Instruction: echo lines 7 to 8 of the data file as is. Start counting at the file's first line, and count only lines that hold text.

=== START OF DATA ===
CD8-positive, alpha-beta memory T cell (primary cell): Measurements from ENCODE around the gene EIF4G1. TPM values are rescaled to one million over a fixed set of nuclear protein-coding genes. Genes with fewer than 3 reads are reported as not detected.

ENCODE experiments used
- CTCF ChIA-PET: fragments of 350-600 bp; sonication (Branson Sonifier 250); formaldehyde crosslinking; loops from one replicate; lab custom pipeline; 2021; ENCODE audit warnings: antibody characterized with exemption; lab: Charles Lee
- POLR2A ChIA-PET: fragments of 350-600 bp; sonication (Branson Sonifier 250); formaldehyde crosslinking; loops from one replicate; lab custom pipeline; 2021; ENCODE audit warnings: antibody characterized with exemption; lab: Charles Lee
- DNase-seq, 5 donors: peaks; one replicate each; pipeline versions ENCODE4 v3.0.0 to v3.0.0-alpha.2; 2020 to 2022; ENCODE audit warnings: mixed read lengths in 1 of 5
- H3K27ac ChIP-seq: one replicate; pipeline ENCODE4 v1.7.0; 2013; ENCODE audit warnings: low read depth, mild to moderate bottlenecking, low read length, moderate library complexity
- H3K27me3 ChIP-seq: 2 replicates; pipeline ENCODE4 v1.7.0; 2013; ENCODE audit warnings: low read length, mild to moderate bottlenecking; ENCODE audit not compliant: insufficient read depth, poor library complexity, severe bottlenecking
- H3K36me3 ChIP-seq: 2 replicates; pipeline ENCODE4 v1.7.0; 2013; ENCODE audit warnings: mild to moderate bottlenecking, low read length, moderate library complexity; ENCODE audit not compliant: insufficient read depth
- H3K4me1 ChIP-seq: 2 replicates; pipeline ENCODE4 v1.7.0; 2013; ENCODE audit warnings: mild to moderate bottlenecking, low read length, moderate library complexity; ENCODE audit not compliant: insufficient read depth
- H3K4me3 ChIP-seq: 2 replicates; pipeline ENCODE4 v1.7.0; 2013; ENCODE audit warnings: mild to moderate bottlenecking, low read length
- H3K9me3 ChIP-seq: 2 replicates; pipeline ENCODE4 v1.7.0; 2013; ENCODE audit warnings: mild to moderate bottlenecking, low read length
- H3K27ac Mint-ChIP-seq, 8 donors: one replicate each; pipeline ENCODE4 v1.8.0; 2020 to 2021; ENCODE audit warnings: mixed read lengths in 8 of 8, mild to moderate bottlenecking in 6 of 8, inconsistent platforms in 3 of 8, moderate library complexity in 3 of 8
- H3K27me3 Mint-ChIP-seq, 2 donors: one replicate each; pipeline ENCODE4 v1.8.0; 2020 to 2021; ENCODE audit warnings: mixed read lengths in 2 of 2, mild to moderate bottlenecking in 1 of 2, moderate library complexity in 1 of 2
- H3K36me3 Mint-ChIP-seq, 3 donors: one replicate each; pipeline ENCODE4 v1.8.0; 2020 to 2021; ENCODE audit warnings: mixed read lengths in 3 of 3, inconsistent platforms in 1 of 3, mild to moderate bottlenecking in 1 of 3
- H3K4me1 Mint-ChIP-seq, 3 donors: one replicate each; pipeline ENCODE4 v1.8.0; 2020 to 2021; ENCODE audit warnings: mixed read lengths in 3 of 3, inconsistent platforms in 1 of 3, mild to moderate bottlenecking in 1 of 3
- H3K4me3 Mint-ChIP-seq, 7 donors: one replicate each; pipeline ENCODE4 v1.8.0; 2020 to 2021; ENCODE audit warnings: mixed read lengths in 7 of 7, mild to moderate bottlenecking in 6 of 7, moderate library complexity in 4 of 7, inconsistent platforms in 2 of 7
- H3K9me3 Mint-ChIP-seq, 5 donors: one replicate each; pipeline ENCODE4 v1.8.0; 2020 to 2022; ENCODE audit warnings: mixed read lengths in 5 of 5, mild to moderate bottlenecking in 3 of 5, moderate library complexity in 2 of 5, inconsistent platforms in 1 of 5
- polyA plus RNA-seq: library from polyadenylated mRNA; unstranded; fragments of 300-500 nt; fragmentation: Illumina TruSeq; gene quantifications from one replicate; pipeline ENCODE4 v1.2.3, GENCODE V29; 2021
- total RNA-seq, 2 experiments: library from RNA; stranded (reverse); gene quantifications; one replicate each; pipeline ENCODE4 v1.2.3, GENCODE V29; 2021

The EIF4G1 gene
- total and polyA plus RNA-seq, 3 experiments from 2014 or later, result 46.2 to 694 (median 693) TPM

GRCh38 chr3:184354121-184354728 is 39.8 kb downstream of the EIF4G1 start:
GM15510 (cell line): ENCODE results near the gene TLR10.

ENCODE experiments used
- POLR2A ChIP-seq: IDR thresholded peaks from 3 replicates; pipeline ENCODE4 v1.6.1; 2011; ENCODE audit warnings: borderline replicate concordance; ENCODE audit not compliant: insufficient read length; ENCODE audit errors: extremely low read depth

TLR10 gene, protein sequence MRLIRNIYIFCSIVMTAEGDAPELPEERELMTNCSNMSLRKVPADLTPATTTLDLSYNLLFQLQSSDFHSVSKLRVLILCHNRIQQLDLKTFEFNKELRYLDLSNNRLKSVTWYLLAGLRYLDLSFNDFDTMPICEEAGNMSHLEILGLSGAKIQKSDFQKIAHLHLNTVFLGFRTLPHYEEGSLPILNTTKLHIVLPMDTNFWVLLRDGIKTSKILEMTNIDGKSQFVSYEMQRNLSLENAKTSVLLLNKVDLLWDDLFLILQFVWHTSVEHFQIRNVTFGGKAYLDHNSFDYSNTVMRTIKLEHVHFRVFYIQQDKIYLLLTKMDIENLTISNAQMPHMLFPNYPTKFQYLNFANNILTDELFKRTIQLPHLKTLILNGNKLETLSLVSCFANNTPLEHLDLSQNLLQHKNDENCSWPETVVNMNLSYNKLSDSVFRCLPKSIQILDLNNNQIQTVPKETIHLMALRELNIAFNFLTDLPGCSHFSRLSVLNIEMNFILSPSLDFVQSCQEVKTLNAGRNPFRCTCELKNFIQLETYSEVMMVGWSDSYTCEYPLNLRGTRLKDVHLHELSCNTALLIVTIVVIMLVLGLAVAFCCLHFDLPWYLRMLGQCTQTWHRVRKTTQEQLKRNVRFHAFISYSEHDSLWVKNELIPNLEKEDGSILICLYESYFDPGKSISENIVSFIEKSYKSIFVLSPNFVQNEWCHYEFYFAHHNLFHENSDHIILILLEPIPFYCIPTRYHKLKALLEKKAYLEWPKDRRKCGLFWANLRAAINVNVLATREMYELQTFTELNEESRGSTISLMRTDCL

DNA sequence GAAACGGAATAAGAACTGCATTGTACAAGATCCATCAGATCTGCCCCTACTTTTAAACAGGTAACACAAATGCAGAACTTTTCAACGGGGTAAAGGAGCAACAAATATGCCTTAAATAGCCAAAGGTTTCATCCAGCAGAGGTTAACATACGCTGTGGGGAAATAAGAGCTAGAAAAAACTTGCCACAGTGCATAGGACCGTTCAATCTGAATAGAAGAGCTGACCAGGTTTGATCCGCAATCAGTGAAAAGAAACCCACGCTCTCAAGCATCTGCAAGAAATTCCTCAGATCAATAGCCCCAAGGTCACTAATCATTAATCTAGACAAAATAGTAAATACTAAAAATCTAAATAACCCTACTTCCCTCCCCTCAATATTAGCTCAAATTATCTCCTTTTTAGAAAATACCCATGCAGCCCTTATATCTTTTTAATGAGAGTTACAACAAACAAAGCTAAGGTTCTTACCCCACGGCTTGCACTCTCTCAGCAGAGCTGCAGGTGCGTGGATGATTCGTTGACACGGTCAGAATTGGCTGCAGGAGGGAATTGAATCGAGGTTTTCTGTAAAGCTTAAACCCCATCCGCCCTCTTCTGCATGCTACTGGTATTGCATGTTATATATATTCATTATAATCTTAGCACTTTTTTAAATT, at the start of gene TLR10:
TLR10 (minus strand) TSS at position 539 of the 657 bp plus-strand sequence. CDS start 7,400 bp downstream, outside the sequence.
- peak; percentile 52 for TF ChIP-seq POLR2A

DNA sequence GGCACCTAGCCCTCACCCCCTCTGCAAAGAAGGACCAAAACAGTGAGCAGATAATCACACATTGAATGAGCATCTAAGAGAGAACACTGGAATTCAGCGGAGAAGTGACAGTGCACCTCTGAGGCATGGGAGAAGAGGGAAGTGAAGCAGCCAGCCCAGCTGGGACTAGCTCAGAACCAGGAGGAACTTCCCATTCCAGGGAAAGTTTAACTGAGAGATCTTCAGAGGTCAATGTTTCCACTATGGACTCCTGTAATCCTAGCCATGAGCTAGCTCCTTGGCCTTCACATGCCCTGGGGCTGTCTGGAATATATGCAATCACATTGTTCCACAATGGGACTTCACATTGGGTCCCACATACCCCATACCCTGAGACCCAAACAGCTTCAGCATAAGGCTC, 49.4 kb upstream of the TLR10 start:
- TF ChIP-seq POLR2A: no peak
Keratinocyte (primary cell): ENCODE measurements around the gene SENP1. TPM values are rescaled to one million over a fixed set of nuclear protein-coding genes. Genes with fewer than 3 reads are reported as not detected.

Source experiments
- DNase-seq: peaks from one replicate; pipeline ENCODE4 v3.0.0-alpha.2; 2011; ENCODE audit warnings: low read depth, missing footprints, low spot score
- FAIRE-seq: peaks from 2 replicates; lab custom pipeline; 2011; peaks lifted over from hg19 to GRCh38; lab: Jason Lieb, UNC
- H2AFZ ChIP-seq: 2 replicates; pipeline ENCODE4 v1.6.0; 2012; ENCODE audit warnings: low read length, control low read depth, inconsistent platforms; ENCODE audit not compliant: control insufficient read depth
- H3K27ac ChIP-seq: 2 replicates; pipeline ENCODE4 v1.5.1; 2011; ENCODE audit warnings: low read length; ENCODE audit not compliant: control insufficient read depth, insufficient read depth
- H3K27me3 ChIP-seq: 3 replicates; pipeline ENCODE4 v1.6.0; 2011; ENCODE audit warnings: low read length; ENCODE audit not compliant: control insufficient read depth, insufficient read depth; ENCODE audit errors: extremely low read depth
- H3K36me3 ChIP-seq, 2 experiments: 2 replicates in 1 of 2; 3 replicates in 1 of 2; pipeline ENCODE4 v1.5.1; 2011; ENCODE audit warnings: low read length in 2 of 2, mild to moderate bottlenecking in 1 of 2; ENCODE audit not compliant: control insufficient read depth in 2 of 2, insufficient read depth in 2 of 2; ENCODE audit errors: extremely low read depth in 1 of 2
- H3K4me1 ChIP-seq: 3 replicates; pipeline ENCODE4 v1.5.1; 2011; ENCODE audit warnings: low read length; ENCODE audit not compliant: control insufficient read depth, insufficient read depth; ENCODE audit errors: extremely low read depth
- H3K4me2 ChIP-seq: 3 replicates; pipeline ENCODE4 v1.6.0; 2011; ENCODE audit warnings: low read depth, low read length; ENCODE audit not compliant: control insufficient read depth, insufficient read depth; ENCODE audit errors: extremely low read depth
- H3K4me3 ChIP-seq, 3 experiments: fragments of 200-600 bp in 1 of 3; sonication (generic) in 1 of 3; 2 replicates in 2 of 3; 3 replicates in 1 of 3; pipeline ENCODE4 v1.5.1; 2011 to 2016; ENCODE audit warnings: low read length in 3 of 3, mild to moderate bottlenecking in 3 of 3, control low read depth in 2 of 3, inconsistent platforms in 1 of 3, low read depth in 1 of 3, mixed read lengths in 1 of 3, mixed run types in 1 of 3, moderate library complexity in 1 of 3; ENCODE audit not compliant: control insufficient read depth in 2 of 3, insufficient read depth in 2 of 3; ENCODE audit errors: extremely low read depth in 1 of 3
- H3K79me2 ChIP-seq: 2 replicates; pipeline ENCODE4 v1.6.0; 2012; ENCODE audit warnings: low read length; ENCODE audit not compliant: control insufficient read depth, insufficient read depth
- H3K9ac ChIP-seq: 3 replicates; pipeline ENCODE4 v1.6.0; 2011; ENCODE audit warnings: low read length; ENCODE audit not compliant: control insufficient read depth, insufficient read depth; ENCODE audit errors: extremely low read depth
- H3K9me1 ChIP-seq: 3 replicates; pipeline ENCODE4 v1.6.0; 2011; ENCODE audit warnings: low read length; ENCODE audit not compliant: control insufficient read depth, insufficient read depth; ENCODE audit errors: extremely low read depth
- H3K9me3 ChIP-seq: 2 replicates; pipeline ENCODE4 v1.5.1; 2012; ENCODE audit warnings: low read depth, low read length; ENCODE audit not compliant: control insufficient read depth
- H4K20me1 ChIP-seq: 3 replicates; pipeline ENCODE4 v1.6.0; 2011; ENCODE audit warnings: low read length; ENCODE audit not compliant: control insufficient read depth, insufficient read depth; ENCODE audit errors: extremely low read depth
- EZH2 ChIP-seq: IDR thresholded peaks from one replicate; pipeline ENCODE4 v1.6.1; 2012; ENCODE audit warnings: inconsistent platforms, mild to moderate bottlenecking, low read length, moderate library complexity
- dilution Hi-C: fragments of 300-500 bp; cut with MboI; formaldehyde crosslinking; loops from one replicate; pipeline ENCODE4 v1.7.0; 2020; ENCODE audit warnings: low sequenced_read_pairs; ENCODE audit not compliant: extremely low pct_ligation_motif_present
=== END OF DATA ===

- H3K27me3 ChIP-seq: 2 replicates; pipeline ENCODE4 v1.7.0; 2013; ENCODE audit warnings: low read length, mild to moderate bottlenecking; ENCODE audit not compliant: insufficient read depth, poor library complexity, severe bottlenecking
- H3K36me3 ChIP-seq: 2 replicates; pipeline ENCODE4 v1.7.0; 2013; ENCODE audit warnings: mild to moderate bottlenecking, low read length, moderate library complexity; ENCODE audit not compliant: insufficient read depth